Bunyan understood justification to consist of several features. First of all, he introduces the substitutionary work of Christ. Great Heart explains that the pardon they, Christiana and Mercy, as well as the boys, have received was obtained by another, to it by him who let you in at the gate. So, Bunyan is giving you now a signal, kind of a map, how to interpret the allegory, that the one who had let them in at the gate, the gatekeeper, was of course Jesus in the allegory, and that he has obtained this on their behalf. This is the doctrine of substitution. This is the Anselmian and Reformation doctrine that we are justified by the deeds, through the deeds of another on our behalf. Bunyan is making it clear to us here that the one at the wicket gate, the gatekeeper that had drawn Mercy and Christiana into the way, was none other than Jesus.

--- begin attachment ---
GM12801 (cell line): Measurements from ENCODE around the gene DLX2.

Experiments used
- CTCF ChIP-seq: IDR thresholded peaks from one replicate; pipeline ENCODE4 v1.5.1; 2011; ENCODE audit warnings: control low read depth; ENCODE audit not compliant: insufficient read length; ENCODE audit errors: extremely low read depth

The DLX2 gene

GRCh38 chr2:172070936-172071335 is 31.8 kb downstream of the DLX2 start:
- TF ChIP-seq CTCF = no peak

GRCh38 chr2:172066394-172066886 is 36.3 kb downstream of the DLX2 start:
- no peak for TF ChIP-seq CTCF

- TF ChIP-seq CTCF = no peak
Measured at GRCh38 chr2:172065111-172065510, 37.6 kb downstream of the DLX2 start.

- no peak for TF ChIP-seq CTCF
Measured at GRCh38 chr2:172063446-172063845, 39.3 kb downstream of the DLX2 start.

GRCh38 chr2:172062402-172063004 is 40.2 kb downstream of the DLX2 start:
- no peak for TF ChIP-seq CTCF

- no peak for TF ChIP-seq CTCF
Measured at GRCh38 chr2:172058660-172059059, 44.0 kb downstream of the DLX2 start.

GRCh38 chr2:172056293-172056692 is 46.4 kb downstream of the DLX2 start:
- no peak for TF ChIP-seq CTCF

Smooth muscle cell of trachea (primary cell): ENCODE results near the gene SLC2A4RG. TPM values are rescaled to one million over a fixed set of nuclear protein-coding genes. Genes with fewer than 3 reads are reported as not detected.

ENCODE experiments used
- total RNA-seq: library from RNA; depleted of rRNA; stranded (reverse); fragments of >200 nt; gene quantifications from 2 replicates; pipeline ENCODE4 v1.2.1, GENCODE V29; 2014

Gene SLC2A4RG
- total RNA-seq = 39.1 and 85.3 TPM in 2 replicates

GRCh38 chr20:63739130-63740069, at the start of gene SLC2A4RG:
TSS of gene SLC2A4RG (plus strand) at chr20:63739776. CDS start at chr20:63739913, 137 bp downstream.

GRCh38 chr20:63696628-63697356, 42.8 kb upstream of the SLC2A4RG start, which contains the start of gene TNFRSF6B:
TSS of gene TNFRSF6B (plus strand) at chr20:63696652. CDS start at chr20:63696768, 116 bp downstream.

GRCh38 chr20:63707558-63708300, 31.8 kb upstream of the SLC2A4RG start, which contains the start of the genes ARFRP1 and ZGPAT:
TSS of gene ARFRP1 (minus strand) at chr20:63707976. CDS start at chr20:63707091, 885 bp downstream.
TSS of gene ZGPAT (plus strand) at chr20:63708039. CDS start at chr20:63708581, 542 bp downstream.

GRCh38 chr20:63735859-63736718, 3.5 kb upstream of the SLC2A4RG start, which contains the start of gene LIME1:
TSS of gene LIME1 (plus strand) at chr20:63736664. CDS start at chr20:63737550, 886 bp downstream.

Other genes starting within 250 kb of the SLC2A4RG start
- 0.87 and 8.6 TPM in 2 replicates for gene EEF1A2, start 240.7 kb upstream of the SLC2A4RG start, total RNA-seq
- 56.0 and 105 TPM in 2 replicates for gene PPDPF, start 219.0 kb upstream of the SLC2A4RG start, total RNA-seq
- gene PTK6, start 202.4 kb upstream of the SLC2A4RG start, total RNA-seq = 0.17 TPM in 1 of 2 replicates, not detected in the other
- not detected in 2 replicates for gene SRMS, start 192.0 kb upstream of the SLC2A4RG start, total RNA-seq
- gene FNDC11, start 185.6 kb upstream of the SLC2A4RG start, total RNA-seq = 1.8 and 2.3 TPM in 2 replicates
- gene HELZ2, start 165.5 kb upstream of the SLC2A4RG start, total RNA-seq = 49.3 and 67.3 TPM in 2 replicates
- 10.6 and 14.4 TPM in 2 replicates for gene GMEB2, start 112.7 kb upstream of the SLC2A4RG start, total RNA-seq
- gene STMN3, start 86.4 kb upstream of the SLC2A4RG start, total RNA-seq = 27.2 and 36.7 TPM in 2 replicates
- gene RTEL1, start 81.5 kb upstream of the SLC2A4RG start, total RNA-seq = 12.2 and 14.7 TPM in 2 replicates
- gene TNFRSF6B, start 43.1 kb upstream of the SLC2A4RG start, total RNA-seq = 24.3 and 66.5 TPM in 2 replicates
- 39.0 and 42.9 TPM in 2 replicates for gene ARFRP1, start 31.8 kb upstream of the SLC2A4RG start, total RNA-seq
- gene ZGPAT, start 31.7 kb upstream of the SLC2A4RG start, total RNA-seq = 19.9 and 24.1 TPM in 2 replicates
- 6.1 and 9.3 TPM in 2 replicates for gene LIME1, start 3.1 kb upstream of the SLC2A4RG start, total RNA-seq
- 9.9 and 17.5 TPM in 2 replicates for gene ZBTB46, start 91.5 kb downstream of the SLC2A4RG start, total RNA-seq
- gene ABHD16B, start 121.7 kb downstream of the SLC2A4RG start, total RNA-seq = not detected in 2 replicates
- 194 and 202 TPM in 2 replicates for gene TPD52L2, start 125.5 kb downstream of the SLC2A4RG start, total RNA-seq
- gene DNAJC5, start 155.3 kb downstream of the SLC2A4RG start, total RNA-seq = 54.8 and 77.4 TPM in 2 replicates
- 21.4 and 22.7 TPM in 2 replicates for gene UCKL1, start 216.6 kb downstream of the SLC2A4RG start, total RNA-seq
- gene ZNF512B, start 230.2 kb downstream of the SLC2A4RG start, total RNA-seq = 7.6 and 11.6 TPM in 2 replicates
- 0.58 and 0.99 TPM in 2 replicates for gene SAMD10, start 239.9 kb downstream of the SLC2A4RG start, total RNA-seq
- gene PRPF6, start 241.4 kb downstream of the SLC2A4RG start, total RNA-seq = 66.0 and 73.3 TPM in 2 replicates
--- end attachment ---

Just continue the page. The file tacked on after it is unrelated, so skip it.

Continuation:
But there's also here a fairly extensive discussion of the doctrine of double imputation. He hath obtained it in this double way. He has performed righteousness to cover you and spilt his blood to wash you in. So, Bunyan is giving here the twofold, the twin idea of double imputation. Our sins are reckoned to Jesus, and he's punished for them, and his obedience, his righteousness, reckoned, imputed to our account. 2 Corinthians 5 17 and following, God made him to be sin for us who knew no sin, that we might be reckoned the righteousness of God in him. So, there's both this negative and positive aspect. Jesus being punished for our sin, Jesus reckoning his obedience to the law, to our account. The doctrine then of double imputation. Then in the narrative, we read something that gets fairly complicated. Let me give you a little flavor of it. Great Heart continues, With all my heart, he's willing now to make it clear what it is that he's been saying. But first, I must premise that he of whom we are now about to speak is one that has not his fellow.